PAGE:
It is often easiest to blame a single person for a problem, but such criticism does not always resolve the underlying issue. That appears to be the case with the San Francisco Housing Authority.
There is little doubt that former Executive Director Henry Alvarez was a polarizing figure. A series of San Francisco Chronicle news articles outlined allegations against the head of the department that runs public housing in San Francisco, including charges that he discriminated against employees and was offensive in his conduct. Then came the news that the Housing Authority had landed on the “troubled” list of the federal Department of Housing and Urban Development.
Mayor Ed Lee appropriately cleaned house at the Housing Authority Commission, and after Alvarez went on leave, he was eventually terminated. The mayor vowed to set in motion sweeping changes at the authority, which are clearly needed and can only be a good thing.
But a new letter from HUD shows that the failed leadership of Alvarez and the commission were not the only variables dragging down the Housing Authority. In fact, the letter showed that the Housing Authority had actually improved in the final year of Alvarez’s watch. And while HUD itself cited a “lack of leadership” and the ineffectiveness of the commission, it’s also clear that steep budget cuts from the federal government played a role in stymieing improvements at the Housing Authority.
In 1991, the authority said it needed $143 million for capital improvements, and the federal government gave it just $23 million. By 2012, its budget needs had risen to $270 million, but the federal funding had fallen to just $10 million. It is no wonder that the agency struggled with maintenance and upkeep, issues that also affected its vacancy rate. When a housing agency cannot repair units quickly enough, they stay vacant. Those vacant units contributed to the low scores from HUD that put the authority on the troubled list.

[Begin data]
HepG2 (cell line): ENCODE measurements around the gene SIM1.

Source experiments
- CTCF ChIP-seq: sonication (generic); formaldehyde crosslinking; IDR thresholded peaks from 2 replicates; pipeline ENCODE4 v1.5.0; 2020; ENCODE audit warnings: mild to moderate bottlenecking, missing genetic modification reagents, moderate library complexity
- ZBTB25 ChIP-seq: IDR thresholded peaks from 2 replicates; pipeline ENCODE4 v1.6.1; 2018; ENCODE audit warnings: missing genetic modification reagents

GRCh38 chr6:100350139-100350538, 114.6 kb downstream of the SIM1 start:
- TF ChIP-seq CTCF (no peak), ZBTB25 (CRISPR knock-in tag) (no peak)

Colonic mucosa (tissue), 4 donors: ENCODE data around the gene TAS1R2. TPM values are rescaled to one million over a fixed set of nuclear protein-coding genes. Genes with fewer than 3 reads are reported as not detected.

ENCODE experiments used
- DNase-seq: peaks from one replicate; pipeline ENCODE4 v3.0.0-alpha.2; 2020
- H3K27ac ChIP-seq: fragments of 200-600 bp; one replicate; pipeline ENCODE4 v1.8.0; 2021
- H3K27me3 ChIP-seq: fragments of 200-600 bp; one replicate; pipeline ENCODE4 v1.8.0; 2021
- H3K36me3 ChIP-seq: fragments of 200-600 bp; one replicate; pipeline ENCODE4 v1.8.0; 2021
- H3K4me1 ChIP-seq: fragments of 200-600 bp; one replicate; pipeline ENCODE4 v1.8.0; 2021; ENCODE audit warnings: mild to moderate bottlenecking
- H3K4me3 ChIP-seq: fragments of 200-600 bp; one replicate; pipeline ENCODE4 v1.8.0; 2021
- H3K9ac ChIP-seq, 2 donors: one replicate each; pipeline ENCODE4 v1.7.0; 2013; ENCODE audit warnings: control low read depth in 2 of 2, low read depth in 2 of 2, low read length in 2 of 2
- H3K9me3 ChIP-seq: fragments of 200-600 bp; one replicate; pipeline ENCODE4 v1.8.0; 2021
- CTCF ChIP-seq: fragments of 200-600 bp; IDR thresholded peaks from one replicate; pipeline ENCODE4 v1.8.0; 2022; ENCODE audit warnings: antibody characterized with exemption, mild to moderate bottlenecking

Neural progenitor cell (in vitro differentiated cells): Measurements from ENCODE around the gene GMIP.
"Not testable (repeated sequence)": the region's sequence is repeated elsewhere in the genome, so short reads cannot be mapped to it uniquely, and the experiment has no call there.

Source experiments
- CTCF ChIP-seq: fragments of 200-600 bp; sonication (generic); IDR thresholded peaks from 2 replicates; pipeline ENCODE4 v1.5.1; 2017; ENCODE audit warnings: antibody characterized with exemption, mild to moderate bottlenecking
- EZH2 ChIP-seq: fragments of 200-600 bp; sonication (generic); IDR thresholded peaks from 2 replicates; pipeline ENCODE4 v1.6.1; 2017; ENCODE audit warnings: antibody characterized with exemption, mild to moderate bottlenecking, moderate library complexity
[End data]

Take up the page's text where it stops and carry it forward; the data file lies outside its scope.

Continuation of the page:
That death spiral is only likely to continue as federal funds keep drying up. After a federal budget showdown last year, automatic spending cuts went into place this year, and the effects of those reductions are just starting to become clear. In some instances, such as when furloughing air traffic controllers threatened to slow airline traffic, lawmakers have been quick to act and free up money to resolve the issues. But in other cases, including spending for public housing, the inertia in the Beltway is close to choking off much-needed resources for the most vulnerable in society.
At its current pace of spending, the Housing Authority is set to run out of cash sometime next month. In a move of desperation, the agency has asked the Police Department, the Department of Public Works and the San Francisco Public Utilities Commission to forgive nearly $5.94 million in bills. The move came after the Housing Authority had $3.1 million cut from its federal funding allotment.
No matter who comes in next to run the Housing Authority, or what actions the new commission members take, one of the largest issues facing the agency cannot be easily solved by local officials. Federal lawmakers are engaged in an entrenched ideological war with real human costs across the nation. Addressing the failings of the local officials who lead such underfunded agencies may be necessary, but that alone does nothing to stop the strangulation from a failed federal system.